In 2023, the housing market seemed poised for a correction due to sky-high property prices, the highest mortgage rates in decades, and economic uncertainty. However, that hasn’t happened. The property market has remained flat for most of the year, and some reports suggest that it is even rising.
Is this possible? How have residential housing prices managed to remain so resilient despite all the headwinds?
How the Economics Work
To understand, let’s look at the economics. A market economy’s prices are determined by supply and demand. Here’s a quick refresher course if you’ve never taken an economics course or haven’t taken one in a while.
Supply refers to the amount of goods available for sale. Housing market supply inventory is referred to as supply. A product’s demand is how many people want to buy it. Typically, this is investors and homebuyers. In economics, equilibrium occurs when supply and demand meet on a spectrum (called a curve).
In terms of price and quantity, equilibrium is what the market can support. A point in time when supply and demand are in balance.
In July 2022, based on supply and demand, 527,000 houses were sold at an average price of $415,000. This is the number of sales and the average sale price the market could support, given the many factors affecting supply and demand.
However, supply and demand are not static. According to the price and quantity of transactions in the market, the curves shift and change over time. As a result, there will be more sales (quantity) at a lower price if supply increases (more stuff to buy).
The Current Situation
There has been a significant change in supply and demand since last summer. In response to high inflation, the Federal Reserve has raised the federal funds rate, causing mortgage rates to spike. The result has been a decrease in demand, as predicted.
Supply and demand tell us that when things get more expensive, demand decreases. According to the Mortgage Bankers Association’s Purchase Index, demand for purchase mortgages (as opposed to refinances) has plummeted even further than during the financial crisis.
Increasing interest rates caused home prices to decline in 2023, which was why so many forecasters predicted this.
The equilibrium shifts downward when demand drops and supply remains constant. Both quantity (number of home sales) and average price (per transaction) decline.
The idea that prices will decline is based on the assumption that supply (also known as inventory) will remain constant. That’s not what happened. As a result of the lock-in effect, inventory has fallen from 2022 levels.
In July 2022, inventory was around 1.24 million. In July 2023, inventory was about 980,000.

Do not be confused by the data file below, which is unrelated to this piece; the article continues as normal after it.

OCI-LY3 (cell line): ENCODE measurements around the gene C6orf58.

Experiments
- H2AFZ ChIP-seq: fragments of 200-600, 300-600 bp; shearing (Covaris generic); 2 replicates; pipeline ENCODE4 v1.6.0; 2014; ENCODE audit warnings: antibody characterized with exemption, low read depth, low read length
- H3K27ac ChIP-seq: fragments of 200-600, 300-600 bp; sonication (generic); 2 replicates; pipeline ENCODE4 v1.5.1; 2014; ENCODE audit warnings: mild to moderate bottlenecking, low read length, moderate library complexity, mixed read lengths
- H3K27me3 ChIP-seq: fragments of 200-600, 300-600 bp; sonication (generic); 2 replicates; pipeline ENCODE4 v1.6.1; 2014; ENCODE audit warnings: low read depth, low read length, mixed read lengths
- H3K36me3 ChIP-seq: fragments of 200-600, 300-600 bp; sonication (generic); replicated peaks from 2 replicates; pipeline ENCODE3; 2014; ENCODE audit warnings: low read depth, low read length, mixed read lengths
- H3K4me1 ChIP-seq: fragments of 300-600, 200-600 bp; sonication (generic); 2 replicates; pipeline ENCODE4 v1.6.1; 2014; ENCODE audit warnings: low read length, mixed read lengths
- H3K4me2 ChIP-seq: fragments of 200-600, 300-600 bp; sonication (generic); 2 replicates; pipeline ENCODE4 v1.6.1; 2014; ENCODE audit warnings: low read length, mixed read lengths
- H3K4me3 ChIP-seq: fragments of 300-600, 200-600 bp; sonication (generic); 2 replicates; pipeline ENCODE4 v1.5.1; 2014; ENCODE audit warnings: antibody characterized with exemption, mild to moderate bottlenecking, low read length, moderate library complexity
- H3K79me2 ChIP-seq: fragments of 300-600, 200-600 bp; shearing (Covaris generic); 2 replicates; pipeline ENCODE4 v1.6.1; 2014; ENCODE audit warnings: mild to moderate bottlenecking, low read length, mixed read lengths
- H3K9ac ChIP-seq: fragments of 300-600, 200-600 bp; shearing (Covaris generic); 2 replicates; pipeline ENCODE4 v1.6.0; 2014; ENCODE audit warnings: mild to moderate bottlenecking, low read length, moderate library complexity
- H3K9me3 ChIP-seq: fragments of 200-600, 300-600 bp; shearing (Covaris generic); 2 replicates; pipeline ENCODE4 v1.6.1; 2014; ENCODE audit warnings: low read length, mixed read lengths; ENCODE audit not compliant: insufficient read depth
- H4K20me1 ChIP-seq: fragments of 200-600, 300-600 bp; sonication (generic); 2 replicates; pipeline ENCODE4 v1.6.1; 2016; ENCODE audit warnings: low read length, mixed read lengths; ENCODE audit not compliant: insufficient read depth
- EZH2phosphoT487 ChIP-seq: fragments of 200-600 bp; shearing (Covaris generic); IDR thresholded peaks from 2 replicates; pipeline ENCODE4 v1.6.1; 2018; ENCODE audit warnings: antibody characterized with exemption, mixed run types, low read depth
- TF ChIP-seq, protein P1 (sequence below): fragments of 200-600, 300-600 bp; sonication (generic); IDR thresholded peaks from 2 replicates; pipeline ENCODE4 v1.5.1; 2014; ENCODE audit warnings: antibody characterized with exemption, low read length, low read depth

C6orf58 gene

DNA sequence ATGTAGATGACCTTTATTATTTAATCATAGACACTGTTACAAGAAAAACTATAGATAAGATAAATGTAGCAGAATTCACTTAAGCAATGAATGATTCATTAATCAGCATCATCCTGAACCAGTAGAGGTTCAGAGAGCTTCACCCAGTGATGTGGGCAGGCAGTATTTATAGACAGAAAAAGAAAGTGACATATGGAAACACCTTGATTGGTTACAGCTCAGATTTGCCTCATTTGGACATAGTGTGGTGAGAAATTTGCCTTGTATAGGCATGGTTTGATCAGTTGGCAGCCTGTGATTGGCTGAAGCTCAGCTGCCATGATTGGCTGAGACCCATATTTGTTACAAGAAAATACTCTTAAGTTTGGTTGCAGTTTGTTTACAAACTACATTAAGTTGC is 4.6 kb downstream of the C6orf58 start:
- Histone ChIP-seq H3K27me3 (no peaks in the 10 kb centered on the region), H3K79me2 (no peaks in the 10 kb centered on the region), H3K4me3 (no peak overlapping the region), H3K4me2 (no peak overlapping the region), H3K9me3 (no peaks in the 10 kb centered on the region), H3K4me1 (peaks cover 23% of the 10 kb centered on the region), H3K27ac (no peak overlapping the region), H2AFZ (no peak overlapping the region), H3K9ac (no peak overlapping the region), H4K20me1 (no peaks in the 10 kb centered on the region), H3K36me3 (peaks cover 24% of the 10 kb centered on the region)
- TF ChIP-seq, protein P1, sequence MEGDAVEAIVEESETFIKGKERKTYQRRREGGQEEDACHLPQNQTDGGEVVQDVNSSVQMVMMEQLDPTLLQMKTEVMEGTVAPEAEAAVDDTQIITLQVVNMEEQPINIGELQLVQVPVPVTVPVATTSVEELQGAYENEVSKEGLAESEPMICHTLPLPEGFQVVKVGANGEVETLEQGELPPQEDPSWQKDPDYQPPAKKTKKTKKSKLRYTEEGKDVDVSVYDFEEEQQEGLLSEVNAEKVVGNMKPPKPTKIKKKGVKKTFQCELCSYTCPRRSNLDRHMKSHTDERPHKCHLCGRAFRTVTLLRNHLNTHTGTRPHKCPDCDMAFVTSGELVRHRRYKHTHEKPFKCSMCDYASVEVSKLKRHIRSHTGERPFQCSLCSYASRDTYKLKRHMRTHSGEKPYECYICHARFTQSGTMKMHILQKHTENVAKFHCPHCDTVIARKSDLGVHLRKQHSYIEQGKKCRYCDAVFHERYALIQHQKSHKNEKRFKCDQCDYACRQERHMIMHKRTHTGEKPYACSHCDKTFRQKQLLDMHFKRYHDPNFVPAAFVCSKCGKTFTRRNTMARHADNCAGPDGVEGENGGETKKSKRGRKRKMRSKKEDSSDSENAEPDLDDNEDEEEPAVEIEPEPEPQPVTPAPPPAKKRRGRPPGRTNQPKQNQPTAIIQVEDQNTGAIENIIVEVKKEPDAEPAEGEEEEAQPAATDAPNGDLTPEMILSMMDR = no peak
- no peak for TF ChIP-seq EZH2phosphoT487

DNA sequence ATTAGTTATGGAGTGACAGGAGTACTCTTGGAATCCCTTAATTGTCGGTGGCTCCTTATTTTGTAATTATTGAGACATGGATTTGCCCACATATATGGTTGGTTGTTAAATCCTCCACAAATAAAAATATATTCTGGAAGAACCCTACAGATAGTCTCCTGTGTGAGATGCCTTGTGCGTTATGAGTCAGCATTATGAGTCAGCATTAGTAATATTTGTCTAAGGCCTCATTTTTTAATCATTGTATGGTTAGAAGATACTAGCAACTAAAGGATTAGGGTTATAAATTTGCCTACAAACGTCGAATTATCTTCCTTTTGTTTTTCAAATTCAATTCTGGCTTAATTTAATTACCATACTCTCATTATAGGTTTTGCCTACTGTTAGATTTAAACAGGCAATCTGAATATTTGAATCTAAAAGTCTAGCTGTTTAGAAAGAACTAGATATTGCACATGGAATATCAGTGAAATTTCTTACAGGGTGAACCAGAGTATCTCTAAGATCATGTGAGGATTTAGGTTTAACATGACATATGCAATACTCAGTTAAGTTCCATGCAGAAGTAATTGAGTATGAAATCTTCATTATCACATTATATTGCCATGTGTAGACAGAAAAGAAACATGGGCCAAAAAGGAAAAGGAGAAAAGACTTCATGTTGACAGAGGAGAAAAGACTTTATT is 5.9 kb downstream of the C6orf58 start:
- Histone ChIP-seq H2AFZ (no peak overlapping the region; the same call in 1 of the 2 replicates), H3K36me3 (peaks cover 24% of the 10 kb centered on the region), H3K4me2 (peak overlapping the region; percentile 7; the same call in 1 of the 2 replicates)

In a situation where supply and demand both drop proportionally, what happens? Quantity (sales volume) decreases while prices remain relatively flat. Although equilibrium shifts, it declines only in terms of quantity, not in terms of price.
We’re seeing exactly this. Despite a drop in sales volume of 15%, home prices have remained relatively flat throughout summer 2023.
It is impossible to predict what will happen in the future. There is always a change in supply and demand. However, if you want to understand what has happened so far in 2023 and why the market hasn’t fallen, look no further. Prices have driven demand out of the market, but supply has decreased somewhat proportionately, resulting in lower sales volume but constant prices.
What Should We Expect For 2024?
Looking ahead to 2024, what will drive supply and demand? What impact will the many uncertain market forces have on equilibrium?
The supply of goods is not likely to move much. There is a lock-in effect, and foreclosures are still below historical averages. While new construction is solid, due to build times, it won’t make a dent in inventory anytime soon. Until mortgage rates reach 6%, we won’t see a meaningful increase in new listings.
Demand is less certain. As long as interest rates remain at current levels (7.5% and even go up), we can expect demand to deteriorate. Unemployment and a major break in the labor market could also lower demand. It is likely that prices will come down a bit (but not much because supply is stable).
It is almost certain that prices will increase in 2024 if mortgage rates decline and the economic picture gets less cloudy.
How will these scenarios unfold? It’s hard to tell. We will have to wait to see how inflation and labor market data, as well as Fed policy, change.